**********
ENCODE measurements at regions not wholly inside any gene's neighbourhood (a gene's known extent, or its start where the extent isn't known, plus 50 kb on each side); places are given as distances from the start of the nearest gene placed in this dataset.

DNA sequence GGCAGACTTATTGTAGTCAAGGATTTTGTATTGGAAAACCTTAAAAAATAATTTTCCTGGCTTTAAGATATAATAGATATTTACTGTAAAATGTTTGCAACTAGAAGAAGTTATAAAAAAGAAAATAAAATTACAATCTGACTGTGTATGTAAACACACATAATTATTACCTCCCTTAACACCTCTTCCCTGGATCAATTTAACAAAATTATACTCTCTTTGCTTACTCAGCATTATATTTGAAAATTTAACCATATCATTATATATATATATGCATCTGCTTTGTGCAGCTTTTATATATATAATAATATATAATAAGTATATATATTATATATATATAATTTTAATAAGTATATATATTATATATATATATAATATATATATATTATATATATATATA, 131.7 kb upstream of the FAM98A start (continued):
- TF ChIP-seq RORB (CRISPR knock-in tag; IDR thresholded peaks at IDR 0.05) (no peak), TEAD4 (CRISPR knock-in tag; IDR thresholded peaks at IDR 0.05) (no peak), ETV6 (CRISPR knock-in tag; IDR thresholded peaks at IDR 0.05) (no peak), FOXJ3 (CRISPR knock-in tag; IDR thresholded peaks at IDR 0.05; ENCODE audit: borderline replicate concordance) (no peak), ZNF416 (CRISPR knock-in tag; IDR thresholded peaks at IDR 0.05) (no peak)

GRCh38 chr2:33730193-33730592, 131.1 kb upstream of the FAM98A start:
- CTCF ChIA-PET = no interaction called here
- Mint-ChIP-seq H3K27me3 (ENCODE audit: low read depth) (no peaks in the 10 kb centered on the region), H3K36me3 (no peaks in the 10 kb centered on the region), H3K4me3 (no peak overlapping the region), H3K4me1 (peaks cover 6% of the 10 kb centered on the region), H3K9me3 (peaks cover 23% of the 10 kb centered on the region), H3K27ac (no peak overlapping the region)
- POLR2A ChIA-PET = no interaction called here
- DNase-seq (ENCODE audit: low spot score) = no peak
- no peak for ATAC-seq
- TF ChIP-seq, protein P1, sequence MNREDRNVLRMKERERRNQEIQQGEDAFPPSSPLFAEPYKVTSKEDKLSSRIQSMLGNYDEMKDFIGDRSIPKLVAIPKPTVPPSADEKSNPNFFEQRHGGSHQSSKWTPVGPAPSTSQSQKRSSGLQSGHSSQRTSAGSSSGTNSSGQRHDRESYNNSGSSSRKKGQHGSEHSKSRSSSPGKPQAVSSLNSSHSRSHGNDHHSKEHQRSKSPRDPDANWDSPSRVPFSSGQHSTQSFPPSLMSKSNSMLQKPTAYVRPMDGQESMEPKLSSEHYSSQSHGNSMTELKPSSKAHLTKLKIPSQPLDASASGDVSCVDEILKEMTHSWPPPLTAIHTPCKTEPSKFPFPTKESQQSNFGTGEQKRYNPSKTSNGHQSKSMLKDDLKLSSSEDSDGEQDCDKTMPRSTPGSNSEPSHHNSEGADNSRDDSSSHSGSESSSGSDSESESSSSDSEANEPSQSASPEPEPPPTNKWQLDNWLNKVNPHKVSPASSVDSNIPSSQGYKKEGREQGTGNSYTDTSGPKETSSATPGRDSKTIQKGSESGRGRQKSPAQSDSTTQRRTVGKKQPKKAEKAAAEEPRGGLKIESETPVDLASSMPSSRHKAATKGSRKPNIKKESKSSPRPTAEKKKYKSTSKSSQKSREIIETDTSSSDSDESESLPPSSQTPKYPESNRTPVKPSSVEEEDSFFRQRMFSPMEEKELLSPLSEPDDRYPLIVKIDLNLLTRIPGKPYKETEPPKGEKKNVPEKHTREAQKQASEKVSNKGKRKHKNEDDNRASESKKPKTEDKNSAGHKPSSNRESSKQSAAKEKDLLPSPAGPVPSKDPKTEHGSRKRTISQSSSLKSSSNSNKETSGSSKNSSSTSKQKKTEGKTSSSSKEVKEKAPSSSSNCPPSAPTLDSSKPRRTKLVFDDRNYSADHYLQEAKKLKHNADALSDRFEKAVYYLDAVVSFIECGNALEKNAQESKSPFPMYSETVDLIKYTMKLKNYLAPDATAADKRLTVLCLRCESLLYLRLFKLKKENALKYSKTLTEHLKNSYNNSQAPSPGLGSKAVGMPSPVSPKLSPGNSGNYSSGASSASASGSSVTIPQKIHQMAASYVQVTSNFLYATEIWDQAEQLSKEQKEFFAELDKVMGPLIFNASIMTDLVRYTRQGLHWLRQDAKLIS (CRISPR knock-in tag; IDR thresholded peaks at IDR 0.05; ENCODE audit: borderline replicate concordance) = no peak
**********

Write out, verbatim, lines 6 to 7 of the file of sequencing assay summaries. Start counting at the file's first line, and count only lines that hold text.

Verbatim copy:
- Mint-ChIP-seq H3K27me3 (ENCODE audit: low read depth) (no peaks in the 10 kb centered on the region), H3K36me3 (no peaks in the 10 kb centered on the region), H3K4me3 (no peak overlapping the region), H3K4me1 (peaks cover 6% of the 10 kb centered on the region), H3K9me3 (peaks cover 23% of the 10 kb centered on the region), H3K27ac (no peak overlapping the region)
- POLR2A ChIA-PET = no interaction called here